Not only are brighter lights sometimes safer, they also improve the look of your vehicle at night.  5000K or 6000K (white and crystal white) are the most popular colors, but the lights honestly come in a vast variety of colors from pink to blue to yellow.  However, your specific light purpose and driving condition may dictate the color of light your choice.  Yellow lights are better in foggy conditions.  The ultra-bright white lights can hinder your visibility in foggy conditions.  Those ultra-bright lights do illuminate the most road ahead, so they can be especially helpful in dark driving conditions. 


How Car Electric Fuel Pumps Works

What Causes Low Pressure in a Fuel Pump?

The fuel pump takes the fuel from the tank and delivers it to the carburetor or fuel injection system at the required pressure. There may be various reasons for a malfunctioning fuel pump. Issues with the fuel system of a vehicle can be frustrating to no end. Sometimes, even after installing a new pump, the fuel system will not perform up to its standard. In such cases, the new pump is often blamed for not rectifying the issue. However, the actual source of the problem may be outside the fuel pump, preventing it from providing its original performance.

Fuel Pump Motor NZE-120

When the old fuel pump fails, there could be a reason for its failure other than old age. Determining this issue can help to diagnose the actual problem that is hindering the new unit's performance. Some of the common reasons for a decreased fuel performance, despite the fuel pump working fine, are explained below:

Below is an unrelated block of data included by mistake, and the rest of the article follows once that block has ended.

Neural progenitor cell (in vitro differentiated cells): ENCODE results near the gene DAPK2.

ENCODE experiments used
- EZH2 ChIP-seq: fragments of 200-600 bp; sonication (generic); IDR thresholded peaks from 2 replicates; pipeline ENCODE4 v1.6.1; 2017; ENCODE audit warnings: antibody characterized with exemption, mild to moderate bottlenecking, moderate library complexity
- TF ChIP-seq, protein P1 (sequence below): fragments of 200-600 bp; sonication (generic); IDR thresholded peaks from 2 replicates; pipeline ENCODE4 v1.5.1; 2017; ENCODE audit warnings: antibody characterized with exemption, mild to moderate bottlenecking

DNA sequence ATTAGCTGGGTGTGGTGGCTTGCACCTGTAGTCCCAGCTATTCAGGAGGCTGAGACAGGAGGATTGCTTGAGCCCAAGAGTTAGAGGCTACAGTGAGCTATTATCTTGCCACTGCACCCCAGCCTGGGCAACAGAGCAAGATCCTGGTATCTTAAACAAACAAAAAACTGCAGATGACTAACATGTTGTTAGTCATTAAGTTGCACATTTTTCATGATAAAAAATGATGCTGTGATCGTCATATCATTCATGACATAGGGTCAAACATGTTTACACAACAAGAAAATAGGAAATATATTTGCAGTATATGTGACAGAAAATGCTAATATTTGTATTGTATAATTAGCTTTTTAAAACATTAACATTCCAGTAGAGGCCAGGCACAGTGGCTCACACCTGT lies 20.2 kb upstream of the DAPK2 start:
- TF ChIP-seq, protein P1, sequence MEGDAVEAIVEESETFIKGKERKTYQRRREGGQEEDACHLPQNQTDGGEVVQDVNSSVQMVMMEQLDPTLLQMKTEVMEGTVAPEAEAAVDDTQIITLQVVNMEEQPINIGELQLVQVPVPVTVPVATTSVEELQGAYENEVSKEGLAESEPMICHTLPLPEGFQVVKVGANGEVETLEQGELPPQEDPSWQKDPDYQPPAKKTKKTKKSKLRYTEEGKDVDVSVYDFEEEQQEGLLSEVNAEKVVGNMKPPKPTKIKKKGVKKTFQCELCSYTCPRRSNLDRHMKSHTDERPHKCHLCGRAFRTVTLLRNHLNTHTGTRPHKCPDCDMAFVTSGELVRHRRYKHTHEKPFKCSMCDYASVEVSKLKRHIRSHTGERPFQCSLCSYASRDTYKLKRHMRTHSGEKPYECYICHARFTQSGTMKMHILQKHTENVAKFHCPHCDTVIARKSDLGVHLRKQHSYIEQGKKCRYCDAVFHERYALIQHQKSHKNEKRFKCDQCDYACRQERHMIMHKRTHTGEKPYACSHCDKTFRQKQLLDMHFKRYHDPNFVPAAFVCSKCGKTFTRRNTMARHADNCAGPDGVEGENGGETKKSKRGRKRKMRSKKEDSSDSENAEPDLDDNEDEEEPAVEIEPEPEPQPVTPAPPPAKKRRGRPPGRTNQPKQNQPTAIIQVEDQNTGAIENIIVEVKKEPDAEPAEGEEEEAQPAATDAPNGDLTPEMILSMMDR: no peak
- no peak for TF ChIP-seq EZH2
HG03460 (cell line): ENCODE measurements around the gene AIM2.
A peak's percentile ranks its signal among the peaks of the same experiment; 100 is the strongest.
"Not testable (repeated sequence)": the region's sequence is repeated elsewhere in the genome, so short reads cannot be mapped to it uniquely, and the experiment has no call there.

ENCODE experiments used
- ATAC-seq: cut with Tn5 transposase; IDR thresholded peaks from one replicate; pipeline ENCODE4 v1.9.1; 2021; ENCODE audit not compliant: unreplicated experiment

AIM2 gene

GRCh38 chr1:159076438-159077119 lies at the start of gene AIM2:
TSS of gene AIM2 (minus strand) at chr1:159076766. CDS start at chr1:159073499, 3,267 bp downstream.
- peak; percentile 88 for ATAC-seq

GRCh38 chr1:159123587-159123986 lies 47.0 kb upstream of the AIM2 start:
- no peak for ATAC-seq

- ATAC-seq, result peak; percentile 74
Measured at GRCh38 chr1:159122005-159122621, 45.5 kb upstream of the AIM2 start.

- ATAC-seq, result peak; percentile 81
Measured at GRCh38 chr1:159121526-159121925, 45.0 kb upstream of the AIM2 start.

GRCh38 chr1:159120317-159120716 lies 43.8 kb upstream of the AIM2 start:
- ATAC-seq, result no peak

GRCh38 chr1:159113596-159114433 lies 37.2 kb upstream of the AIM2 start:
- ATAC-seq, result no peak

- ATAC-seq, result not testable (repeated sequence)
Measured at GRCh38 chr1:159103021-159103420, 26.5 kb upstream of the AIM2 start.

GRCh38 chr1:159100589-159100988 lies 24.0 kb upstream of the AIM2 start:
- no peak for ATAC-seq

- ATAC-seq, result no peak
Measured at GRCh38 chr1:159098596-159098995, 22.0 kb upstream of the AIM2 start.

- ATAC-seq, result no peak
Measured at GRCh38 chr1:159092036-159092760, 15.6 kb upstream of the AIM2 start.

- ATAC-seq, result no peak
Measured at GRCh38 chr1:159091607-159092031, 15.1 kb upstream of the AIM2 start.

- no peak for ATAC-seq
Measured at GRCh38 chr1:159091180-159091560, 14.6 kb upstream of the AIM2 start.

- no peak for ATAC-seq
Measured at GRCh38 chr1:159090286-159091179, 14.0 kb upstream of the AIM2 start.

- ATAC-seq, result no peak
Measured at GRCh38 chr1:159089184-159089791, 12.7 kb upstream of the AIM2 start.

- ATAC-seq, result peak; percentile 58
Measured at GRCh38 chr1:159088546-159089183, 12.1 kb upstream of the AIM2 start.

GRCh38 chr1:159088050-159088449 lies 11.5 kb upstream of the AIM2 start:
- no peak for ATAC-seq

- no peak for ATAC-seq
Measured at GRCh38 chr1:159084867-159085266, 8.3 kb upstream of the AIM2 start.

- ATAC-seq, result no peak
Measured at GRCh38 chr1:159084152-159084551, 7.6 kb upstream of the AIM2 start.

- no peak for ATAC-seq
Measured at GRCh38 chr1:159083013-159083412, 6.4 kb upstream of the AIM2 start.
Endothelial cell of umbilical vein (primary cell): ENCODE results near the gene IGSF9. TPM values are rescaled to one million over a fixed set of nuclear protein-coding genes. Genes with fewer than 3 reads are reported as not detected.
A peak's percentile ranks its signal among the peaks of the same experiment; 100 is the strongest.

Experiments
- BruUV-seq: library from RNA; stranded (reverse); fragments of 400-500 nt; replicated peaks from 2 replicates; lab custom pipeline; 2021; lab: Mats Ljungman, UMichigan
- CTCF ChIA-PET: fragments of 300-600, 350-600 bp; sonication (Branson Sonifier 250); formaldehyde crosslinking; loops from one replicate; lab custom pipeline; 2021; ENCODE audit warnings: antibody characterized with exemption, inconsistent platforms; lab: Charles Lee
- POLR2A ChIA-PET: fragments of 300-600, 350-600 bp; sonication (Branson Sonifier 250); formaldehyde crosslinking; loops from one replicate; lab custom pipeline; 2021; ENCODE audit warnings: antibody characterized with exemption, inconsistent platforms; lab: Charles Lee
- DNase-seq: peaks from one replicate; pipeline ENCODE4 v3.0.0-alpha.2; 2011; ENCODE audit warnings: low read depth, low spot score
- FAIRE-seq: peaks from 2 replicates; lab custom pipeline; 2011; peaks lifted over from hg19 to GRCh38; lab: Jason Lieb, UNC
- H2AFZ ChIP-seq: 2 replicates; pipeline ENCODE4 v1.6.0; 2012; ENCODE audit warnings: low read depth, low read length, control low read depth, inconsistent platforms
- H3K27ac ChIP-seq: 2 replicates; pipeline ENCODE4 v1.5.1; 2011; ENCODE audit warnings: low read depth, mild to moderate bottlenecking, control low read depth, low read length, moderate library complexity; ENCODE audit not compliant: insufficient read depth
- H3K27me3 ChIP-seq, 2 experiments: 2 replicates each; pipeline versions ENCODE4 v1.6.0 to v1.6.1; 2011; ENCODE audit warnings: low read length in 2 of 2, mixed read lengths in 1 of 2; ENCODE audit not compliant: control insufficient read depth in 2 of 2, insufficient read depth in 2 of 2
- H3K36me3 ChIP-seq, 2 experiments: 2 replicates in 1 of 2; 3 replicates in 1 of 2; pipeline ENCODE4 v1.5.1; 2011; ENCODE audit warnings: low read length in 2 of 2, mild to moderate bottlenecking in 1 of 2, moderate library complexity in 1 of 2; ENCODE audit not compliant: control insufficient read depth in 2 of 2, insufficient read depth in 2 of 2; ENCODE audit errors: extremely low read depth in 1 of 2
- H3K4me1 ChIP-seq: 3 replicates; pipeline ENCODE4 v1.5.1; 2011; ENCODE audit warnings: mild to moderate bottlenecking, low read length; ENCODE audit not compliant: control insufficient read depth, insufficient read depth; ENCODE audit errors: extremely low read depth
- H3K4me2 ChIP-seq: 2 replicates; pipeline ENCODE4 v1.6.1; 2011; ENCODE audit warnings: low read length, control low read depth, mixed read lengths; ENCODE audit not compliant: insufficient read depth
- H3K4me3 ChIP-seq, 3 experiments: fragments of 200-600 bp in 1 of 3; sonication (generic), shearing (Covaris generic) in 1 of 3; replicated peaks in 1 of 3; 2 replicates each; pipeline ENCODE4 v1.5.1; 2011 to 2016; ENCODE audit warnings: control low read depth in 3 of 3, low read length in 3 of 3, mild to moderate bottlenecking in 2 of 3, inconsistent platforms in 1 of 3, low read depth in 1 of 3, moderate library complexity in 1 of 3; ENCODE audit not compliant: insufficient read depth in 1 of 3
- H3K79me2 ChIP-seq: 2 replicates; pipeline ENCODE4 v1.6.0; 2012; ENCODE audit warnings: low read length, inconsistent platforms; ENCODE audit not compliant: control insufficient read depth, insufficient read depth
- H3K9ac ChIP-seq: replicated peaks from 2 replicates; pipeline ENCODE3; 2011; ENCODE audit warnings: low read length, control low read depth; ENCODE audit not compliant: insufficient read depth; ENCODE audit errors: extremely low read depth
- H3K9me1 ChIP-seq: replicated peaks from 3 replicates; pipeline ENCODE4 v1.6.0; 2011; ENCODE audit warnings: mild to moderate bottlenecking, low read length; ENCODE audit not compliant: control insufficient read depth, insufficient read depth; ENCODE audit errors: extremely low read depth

Clogged Screen Filter


The screen at the bottom of the fuel pump is the first line of defense against debris from the tank. If the screen filter is clogged, the flow of fuel will be reduced or even stopped. The filter should be cleaned or replaced, if needed.


A clogged screen filter will cause your vehicle to struggle while starting. Other engine problems due to a faulty fuel filter include backfiring, stalling and hesitation. A difficulty while accelerating is also a symptom of a bad fuel filter. A defective filter can allow your car to run smoothly up to a certain speed beyond which it causes a poor acceleration. All in all, a clogged filter will bring down the engine's efficiency.


Incorrect or Shorted Wiring


Since modern pumps are mostly electric, broken wires can cause the fuel pump to stop functioning.


Low Voltage to the Pump


The fuel pump needs a certain amount of voltage to provide an ideal and efficient performance. If the voltage delivered to the pump becomes low, the pump will not deliver the fuel at the requisite pressure. A voltage drop is often due to a bad battery or improperly-installed wires.